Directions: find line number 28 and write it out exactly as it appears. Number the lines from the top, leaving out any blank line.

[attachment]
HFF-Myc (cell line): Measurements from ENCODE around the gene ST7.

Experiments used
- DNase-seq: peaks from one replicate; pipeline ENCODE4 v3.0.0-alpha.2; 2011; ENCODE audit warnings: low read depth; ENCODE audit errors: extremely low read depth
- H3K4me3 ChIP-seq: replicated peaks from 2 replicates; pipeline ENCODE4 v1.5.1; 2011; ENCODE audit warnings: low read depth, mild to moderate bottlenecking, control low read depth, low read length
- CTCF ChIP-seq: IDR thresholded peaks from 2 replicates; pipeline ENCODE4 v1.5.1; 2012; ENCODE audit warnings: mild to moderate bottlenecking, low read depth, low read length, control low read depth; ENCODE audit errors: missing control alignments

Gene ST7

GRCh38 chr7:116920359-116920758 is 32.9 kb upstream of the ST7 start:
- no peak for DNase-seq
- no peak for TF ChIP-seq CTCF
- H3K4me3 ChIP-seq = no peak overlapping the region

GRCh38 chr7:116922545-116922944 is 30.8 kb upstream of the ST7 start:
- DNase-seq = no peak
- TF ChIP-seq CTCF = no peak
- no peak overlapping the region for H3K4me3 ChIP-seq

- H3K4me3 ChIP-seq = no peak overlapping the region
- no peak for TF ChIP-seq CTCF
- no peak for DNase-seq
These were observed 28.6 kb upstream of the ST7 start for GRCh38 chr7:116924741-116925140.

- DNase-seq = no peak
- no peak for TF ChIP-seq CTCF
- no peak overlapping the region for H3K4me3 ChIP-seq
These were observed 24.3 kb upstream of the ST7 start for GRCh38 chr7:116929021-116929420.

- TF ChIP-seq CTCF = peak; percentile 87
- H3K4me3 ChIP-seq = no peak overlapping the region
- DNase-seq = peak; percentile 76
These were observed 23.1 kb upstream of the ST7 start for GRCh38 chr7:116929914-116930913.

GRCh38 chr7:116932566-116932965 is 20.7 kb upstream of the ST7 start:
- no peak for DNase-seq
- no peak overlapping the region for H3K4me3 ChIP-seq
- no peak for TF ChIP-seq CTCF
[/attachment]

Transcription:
- no peak for DNase-seq